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Ilford landlord jailed for fire safety offences after renting out ‘too dangerous to live in’ property

PUBLISHED: 09:09 20 December 2017 | UPDATED: 09:18 20 December 2017

The landlord was warned serveral times about fire safety breeches at his property. Picture: LFB

The landlord was warned serveral times about fire safety breeches at his property. Picture: LFB

Archant

An Ilford landlord, who carried on renting out his property to families after he had been warned that it was “too dangerous to live in” has been jailed.

The fire alarm in the property in Ilford High Road. Picture: LFBThe fire alarm in the property in Ilford High Road. Picture: LFB

Mr Manmohan Sahib, 60, of Ilford was sentenced at Snaresbrook Crown Court on Friday, December 15, after pleading guilty to three offences related to fire safety at a property on High Road.

Fire officers described how Mr Sahib knew his premises were not supposed to be occupied while a prohibition notice was in force but on re-inspection they found people living there, including his disabled brother and his carer. There also appeared to be young children living at the premises.

London Fire Brigade (LFB) fire inspectors had raised a series of serious safety concerns including, lack of smoke alarms, lack of fire compartmentation between commercial and residential parts of the building, issues relating to the maintenance and suitability of fire doors and no emergency lighting in fire escape routes.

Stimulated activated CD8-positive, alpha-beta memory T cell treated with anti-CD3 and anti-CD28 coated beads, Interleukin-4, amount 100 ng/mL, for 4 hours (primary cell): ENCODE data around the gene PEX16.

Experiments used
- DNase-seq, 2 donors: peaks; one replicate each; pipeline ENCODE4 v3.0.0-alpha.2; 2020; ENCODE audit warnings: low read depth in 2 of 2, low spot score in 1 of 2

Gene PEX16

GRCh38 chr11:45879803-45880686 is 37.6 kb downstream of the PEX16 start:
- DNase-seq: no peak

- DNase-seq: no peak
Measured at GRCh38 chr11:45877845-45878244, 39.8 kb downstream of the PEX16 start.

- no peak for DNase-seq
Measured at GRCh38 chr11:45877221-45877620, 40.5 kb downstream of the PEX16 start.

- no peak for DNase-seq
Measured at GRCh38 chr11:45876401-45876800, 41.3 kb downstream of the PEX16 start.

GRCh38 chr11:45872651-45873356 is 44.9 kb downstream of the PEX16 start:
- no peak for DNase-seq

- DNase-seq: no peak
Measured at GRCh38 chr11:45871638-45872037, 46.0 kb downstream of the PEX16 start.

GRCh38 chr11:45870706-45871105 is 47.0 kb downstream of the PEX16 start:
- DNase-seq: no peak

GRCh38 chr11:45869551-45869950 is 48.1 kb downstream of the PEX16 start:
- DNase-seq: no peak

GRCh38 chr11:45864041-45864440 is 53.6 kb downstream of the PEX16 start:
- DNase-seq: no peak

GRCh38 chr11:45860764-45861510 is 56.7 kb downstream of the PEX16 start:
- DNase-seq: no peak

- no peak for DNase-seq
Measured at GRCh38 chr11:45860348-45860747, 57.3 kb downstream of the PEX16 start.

Mr Sahib claimed he was unaware residents had returned after being asked to leave and that they must have “broken in”.

He was sentenced to four months immediate imprisonment and ordered to pay full prosecution costs of £23,076.

A confiscation order of £8,400, relating to income received while the premises were prohibited, was also imposed.

In sentencing, His Honour Judge Lafferty remarked: “Landlords who choose to rent out flats on upper floors to the public, are under a very high duty to ensure tenants are kept safe from the risks of fire.

“You called the LFB and said you had remedied the deficiencies – that was a bare-faced lie.

“In my judgment, a custodial sentence is the only one that can be justified. I take the view that the London Fire Brigade is pursuing and performing a very important duty.”

LFB’s assistant commissioner for fire safety, Dan Daly said: “The fact that the landlord went ahead with the occupation of the building despite being issued with a prohibition notice is truly shocking.

“Not only does it show a blatant disregard for fire safety, it put the lives of anyone living there at serious risk should a fire have broken out.

“The prison sentence handed down in this case should send a clear message that, while we will do everything we can to help building owners meet their fire safety responsibilities, if we find they are blatantly ignoring them, we will not hesitate to prosecute.”

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